The streams of deportees from the provinces of Aginsk and the Ulyotovsk district that were unloaded in Krasnoyarsk in the summer of the year 1931 "opened" new directions for exile streams from Transbaikalia: the timber processing industries and forest ranges along the mountain rivers (Sissim, Ubey and their confluents) south of Krasnoyarsk. The exiles were transported on barges, up the Yenissey to the south, to the Dauriya district (today district of Balakhta), and then moved into the mountains. The largest exile settlement on this territory became Kichbash on the Sissim River . Later, some of the exiles were transferred from there to the settlement of Zhulget, not far from the Yenissey, while the others remained in the forest ranges in the mountains (Poperechka, Dvoyeust'e and others). In the middle of the 1930s many exiles from these places were transferred to the woodworking factories in Krasnoyarsk.
A considerable number of those exiles removed from the south-eastern districts of what is now the Chita region, were sent down the Yenissey River to the north. Many of them ended up in the woodworking factories in Maklakova and Yenisseysk, in the exile region of Yartsevo, in the North-Yenisseysk district and on the Lower Angara (probably Igarka), and a few, for some reason or other, were even taken to the Kemerovo district (village of Verkhoturovo).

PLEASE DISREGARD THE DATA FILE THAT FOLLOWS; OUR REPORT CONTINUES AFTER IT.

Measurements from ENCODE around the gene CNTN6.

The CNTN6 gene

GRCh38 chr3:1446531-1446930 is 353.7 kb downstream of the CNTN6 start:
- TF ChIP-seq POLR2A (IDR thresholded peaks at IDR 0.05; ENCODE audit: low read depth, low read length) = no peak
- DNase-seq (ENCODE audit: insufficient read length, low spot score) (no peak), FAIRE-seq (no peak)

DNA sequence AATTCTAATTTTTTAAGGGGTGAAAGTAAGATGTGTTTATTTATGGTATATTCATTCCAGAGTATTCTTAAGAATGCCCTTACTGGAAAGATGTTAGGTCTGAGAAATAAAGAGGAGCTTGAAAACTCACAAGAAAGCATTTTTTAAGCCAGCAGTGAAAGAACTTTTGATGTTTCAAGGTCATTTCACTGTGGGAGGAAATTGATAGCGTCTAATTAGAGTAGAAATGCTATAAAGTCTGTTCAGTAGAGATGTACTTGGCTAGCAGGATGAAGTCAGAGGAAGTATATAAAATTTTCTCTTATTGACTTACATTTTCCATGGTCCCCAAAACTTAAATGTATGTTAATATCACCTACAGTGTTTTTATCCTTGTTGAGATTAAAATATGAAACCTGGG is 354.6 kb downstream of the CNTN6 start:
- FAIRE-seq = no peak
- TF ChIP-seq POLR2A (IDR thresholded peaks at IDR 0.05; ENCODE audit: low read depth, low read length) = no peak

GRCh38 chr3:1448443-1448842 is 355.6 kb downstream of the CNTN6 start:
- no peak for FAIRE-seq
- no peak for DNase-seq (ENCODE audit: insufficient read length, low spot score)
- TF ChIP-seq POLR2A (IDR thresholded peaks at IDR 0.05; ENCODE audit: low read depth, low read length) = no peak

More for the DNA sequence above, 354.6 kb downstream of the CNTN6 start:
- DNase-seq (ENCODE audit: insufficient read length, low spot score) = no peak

The "June" exiles from the central districts of today's Chita region were also sent away down the Yenissey to the north. Some of them ended up in the aforementioned places, but a considerable number had to leave the barges on the mountainous right bank of the Yenissey, in the Bol'shaya Murta district. Thus arose the settlement of Predivinsk with two wharfs of the GUSMP (Main Directorate for the Arctic Ocean Sea Route) where barges were built. Some of the deportees, who had been disembarked in the future Predivinsk, were immediately or later relocated to the other side of the Yenissey, to a Krasnoyarsk sovkhoz (settlement Rossiyka).
Approximately in 1937 one of the wharfs in Predivinsk closed down and some of the exiles were taken to the woodworking factories in Krasnoyarsk, Yenisseysk and Maklakovo.
In 1933 new streams of mass deportations took place from Transbaikalia, however, not to our region, but to the Ob' River and to Kazakhstan. Obviously, only one of these train transports was unloaded in Kamarchaga, and the exiles, who had been removed from the western part of what is called the Chita region today, were sent to the timber industry settlements on the Mana River.
Many Transbaikalians also came to our region, "chased away behind Irkutsk". However, they were not put under military command (they did not have to appear for registration and periodic checks). Some of them have since settled around Magansk station, east of Krasnoyarsk, others in Achinsk and Kansk.